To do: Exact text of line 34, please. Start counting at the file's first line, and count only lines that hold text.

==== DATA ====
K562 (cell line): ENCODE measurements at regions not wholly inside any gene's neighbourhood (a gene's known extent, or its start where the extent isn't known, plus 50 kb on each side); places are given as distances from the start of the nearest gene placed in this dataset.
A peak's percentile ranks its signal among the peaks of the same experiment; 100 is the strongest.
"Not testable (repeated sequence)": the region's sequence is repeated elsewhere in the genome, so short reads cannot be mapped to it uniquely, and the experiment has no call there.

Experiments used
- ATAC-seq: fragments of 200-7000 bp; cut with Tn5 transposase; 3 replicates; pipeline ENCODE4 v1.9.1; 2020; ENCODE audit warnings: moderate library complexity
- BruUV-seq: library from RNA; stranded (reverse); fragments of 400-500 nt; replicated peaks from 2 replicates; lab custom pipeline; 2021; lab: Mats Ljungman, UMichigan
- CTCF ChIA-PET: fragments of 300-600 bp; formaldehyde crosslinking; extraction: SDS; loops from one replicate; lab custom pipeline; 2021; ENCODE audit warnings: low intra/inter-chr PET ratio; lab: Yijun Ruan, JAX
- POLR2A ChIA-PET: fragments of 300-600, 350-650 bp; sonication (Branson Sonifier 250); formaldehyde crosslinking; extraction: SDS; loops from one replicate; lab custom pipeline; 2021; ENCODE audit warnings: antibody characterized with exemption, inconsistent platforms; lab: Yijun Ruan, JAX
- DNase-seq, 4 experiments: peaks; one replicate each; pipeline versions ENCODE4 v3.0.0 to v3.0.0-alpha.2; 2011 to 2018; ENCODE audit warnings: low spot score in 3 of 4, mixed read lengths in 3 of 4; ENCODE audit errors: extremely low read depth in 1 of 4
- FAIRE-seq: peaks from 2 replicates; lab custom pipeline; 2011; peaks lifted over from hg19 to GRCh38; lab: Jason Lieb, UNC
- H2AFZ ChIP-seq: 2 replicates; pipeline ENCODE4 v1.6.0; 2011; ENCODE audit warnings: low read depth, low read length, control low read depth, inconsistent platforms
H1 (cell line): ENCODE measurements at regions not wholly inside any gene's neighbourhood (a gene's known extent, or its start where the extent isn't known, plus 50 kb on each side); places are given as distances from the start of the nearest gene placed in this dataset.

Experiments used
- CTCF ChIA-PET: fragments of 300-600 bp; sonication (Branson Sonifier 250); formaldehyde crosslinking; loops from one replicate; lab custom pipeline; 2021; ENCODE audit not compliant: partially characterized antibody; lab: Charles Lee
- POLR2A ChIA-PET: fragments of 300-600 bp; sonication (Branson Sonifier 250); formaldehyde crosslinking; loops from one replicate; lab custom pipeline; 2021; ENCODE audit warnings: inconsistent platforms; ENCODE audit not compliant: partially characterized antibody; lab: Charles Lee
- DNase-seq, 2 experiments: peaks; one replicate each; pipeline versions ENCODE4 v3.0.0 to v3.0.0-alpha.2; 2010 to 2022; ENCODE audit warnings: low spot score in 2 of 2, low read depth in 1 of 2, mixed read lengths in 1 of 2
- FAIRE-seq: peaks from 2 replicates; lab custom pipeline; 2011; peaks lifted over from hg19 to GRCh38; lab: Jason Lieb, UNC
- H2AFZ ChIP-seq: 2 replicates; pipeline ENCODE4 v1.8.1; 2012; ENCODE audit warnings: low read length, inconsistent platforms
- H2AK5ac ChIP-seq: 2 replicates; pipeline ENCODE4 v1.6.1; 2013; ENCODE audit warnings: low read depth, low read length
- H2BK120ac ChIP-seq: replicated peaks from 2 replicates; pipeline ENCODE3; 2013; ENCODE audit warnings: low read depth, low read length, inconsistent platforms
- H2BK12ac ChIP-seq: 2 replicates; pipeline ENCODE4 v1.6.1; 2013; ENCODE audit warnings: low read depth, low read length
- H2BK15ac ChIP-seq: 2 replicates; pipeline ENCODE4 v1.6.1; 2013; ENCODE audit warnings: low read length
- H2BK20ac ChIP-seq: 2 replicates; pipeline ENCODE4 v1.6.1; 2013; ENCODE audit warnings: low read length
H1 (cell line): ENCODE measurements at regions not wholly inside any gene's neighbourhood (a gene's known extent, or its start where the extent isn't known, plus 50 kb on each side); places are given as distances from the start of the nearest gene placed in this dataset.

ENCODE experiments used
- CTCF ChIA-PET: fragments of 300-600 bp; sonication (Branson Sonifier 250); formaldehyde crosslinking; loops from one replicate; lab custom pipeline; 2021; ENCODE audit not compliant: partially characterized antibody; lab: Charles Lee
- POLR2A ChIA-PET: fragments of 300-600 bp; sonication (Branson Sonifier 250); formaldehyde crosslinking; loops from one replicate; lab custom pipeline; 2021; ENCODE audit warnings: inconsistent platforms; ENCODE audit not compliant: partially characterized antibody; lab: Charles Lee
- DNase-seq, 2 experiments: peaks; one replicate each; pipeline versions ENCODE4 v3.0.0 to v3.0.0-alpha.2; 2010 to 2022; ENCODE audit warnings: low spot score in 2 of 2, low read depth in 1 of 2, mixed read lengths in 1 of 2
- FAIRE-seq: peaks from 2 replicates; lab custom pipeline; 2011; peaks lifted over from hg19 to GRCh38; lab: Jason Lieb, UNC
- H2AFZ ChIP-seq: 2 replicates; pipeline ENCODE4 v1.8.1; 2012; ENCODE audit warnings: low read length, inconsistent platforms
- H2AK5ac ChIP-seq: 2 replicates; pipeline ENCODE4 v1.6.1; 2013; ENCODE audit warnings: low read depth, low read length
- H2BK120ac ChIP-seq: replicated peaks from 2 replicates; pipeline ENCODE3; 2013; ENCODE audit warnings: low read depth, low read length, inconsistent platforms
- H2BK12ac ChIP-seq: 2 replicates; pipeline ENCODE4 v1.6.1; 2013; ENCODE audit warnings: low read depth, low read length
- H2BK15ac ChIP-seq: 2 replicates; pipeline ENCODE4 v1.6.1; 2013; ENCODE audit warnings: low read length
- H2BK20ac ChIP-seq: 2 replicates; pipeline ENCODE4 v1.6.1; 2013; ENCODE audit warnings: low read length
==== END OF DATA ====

- H2BK15ac ChIP-seq: 2 replicates; pipeline ENCODE4 v1.6.1; 2013; ENCODE audit warnings: low read length